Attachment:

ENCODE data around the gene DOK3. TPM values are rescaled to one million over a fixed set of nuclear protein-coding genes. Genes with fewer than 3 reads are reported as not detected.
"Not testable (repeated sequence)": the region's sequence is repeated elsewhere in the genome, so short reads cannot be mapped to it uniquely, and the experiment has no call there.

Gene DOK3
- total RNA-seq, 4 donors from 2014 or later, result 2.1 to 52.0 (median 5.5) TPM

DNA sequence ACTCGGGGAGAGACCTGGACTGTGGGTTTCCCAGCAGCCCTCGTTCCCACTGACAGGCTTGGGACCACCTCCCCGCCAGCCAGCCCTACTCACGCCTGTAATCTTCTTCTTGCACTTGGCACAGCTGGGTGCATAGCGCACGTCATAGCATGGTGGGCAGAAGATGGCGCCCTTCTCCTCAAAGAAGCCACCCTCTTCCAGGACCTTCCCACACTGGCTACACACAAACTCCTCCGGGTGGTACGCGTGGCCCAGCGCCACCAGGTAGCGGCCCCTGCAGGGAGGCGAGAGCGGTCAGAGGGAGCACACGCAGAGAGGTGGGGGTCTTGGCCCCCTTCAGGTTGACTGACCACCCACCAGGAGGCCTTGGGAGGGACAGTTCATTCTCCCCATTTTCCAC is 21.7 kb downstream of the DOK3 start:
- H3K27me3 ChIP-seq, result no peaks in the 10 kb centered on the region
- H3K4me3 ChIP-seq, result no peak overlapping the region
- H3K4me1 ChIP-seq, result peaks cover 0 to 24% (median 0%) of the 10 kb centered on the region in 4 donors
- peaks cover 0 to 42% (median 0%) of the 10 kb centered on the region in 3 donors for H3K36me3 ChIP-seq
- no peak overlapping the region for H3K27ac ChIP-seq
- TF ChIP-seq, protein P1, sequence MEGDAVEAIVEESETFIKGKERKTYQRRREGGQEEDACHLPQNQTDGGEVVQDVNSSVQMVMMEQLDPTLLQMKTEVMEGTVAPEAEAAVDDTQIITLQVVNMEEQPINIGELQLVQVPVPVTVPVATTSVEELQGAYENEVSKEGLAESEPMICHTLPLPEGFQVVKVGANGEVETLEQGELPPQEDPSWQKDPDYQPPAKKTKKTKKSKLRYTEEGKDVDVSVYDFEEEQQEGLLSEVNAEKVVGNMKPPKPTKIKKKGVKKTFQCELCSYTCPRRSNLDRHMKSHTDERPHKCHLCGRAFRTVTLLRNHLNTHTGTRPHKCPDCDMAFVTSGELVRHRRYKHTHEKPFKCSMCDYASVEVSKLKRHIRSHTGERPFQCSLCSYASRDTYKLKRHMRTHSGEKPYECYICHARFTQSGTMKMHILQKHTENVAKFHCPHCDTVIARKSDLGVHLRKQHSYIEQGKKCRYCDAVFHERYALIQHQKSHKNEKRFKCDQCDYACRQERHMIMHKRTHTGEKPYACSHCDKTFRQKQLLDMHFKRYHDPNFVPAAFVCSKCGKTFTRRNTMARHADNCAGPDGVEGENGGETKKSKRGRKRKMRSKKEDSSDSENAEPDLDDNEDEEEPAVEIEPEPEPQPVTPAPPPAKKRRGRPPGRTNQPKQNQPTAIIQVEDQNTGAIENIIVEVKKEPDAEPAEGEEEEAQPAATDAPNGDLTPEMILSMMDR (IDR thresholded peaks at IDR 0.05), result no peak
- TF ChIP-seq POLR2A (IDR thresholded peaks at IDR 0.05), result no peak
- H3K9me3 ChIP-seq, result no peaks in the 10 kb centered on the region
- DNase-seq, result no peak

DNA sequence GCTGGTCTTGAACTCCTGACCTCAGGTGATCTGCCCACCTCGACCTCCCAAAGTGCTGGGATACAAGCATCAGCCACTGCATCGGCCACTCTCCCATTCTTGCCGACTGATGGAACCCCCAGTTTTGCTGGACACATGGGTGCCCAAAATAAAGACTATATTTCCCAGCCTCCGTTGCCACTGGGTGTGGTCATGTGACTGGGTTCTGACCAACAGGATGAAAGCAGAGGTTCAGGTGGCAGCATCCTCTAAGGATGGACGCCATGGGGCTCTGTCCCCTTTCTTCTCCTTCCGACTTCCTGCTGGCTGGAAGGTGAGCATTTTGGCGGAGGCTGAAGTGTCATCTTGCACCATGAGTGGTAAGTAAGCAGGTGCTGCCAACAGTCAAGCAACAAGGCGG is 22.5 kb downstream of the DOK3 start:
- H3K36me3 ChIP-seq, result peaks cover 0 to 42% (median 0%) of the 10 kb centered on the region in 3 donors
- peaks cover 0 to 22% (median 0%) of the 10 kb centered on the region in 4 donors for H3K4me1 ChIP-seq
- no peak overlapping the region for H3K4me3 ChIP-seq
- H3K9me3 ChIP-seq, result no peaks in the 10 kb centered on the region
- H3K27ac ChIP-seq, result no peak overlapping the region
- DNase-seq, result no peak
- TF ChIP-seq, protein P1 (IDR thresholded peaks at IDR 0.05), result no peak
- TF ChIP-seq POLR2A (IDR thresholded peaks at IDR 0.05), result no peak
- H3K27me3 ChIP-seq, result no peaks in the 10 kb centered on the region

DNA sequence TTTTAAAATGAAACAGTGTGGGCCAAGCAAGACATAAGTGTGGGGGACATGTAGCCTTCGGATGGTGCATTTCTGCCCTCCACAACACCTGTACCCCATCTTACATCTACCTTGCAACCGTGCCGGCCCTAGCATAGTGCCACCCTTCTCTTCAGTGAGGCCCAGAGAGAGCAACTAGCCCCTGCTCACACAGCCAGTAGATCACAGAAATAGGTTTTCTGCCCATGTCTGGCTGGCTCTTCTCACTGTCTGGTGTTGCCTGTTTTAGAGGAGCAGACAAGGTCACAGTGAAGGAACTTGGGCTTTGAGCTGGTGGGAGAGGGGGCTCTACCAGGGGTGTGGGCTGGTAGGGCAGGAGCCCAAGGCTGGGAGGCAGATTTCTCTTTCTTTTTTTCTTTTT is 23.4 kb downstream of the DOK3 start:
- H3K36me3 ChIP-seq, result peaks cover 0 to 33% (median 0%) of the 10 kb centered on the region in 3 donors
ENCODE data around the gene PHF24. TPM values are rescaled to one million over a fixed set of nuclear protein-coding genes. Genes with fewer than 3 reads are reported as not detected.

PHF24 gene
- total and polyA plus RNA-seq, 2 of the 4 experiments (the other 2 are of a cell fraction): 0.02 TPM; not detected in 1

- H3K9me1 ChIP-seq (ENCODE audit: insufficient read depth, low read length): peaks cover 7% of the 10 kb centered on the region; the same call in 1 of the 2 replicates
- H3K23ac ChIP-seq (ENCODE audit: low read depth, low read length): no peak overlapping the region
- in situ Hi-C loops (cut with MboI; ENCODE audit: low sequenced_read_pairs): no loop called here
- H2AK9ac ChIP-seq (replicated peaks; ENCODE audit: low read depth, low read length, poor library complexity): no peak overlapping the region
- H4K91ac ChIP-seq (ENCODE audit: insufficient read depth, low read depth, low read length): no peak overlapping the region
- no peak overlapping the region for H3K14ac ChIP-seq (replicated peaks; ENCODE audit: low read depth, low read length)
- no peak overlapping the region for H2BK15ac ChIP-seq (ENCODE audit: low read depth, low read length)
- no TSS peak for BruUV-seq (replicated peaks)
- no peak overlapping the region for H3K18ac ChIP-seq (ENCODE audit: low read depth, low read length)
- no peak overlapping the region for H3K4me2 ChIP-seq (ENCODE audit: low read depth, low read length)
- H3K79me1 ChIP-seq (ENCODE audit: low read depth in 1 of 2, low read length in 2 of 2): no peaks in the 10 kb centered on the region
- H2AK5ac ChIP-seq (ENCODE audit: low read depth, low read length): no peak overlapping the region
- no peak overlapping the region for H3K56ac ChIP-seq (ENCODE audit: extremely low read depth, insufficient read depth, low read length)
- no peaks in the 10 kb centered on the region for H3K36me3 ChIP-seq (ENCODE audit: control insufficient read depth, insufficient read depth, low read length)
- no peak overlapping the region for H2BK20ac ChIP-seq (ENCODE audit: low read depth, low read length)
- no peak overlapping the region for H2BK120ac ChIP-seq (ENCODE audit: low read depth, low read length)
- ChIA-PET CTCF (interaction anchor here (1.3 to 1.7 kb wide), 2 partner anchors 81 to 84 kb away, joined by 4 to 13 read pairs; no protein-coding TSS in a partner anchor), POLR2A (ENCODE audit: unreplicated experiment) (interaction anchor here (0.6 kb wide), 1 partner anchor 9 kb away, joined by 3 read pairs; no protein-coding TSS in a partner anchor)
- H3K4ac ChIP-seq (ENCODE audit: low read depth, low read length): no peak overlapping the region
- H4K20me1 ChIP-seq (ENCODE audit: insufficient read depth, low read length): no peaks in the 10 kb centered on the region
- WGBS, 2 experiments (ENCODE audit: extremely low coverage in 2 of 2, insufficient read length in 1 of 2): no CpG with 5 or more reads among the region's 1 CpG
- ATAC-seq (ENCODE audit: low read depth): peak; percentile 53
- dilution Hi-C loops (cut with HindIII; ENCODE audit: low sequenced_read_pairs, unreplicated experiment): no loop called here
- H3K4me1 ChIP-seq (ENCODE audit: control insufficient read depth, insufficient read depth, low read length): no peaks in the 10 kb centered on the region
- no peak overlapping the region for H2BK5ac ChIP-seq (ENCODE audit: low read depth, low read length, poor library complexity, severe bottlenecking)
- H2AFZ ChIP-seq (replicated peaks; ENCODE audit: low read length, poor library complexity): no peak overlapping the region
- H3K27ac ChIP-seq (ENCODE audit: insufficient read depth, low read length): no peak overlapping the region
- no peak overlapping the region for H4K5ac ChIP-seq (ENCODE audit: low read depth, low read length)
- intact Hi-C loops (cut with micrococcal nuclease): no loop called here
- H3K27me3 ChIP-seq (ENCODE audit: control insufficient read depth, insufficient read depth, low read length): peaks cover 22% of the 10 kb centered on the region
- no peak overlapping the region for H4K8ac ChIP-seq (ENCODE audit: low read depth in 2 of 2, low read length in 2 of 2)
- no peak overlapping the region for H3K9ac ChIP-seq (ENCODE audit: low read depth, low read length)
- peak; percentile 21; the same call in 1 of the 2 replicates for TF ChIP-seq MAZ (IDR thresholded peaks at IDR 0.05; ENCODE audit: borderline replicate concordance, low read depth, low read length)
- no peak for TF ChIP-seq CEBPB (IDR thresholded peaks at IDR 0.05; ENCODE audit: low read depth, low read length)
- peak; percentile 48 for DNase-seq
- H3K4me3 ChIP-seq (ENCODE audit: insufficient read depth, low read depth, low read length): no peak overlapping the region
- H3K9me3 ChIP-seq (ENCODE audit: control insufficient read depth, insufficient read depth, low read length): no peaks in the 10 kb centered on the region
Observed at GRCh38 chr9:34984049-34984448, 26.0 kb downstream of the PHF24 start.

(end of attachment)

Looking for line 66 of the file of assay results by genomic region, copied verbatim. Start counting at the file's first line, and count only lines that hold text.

Observed at GRCh38 chr9:34984049-34984448, 26.0 kb downstream of the PHF24 start.